Thursday, May 13, 2010

Recession Lessons?

There is an Allstate commercial I’ve seen frequently for a while now. In an ad called The Best Things in Life (view it here), Allstate spokesman (and former 24 President) Dennis Haysbert talks about the lessons that we’ve learned from the recession.

He says, “Who’s around the TV is more important than how big it is. Cars are not about showing how far we’ve come but for taking us where we need to go.” I understand what he’s saying but I’m not sure if we’ve really learned those lessons.

Kim, a good friend of mine, and her husband run a blog called Recession Lessons and she uses it to post great deals and incredible bargains. Kim is a huge advocate of coupons but when she broached the topic on her Facebook page, there was an immediate backlash to the idea of clipping coupons. Many people didn’t want to appear poor or look as if they were in need. Saving money was not as important as appearing as if they had money.

In spite of pay cuts and unemployment, a former co-worker and her husband are still willing to bend over backwards to make sure that their 15-year-old son has the latest and greatest i-Phone, X-Box or other electronic gadget as soon as it comes out. This is a source of pride for them.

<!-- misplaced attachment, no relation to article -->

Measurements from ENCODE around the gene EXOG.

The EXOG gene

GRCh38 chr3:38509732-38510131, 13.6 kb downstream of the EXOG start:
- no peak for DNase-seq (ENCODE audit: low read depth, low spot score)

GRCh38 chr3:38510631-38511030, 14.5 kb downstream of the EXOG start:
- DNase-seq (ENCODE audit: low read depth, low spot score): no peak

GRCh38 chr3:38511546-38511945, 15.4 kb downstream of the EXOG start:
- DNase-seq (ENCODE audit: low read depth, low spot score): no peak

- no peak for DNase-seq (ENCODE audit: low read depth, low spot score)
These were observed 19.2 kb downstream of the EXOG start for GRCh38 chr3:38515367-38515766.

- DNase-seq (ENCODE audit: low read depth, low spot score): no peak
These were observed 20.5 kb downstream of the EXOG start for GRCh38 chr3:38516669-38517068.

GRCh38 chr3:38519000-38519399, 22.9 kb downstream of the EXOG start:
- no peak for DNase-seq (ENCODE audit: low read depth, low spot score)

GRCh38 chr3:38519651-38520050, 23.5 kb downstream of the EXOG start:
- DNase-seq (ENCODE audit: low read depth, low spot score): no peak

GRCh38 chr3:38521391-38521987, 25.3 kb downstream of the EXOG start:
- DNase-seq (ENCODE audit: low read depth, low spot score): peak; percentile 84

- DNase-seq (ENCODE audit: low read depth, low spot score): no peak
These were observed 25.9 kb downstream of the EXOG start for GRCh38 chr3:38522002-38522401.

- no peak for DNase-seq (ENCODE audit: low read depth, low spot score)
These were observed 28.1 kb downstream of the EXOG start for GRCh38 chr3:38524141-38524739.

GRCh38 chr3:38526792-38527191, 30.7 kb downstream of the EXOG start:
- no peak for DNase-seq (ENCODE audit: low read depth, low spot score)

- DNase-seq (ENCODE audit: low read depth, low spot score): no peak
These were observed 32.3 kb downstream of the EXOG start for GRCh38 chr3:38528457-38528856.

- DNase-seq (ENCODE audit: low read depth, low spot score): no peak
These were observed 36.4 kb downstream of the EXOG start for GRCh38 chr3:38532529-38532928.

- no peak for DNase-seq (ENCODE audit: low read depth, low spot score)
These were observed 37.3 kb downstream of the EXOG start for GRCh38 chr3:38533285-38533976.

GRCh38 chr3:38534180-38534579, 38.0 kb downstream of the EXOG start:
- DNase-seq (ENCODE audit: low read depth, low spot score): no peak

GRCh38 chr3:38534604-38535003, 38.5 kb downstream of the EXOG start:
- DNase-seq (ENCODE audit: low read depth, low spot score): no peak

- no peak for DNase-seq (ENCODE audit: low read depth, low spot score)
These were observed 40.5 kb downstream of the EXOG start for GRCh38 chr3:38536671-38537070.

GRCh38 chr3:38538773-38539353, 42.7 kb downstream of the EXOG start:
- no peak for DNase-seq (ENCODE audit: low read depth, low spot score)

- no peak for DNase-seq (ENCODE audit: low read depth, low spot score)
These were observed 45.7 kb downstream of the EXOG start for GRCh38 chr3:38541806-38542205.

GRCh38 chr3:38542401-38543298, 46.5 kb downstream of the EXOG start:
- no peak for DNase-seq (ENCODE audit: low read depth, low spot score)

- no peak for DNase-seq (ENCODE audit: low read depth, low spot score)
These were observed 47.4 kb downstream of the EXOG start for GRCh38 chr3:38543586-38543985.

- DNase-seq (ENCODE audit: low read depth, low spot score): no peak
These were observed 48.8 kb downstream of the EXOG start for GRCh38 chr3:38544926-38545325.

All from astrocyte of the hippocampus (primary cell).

I think the lessons he talks about in the commercial area admirable and if even a sizable minority of us learn them, we’ve made an impact. Here are some lessons, I’d like us (as a nation) to learn:
  1. Put People First: People matter much more than things. Cars depreciate, neighborhoods evolve, fashions change. Good friends and strong positive relationships never go out of style. Treasure them!
  2. It’s Who You Are NOT What You Have: A 60” TV is nice but it’s not necessary. As the Allstate commercials says it’s who is sitting with you watching TV and not the size of that TV that matters.
  3. Have an Attitude of Gratitude: Look around and be thankful for what you have because you have more than you think. I’m not saying not to want more or better, but be appreciative of what you have.
  4. Budgets Work: There is nothing wrong with having a budget, shopping sales or using coupons. Saving money should never fall out of fashion.
I guess I’m curious. What have you learned from this recession? What habits have you changed, altered or given up? Do you expect to go back to your old habits when things get better?

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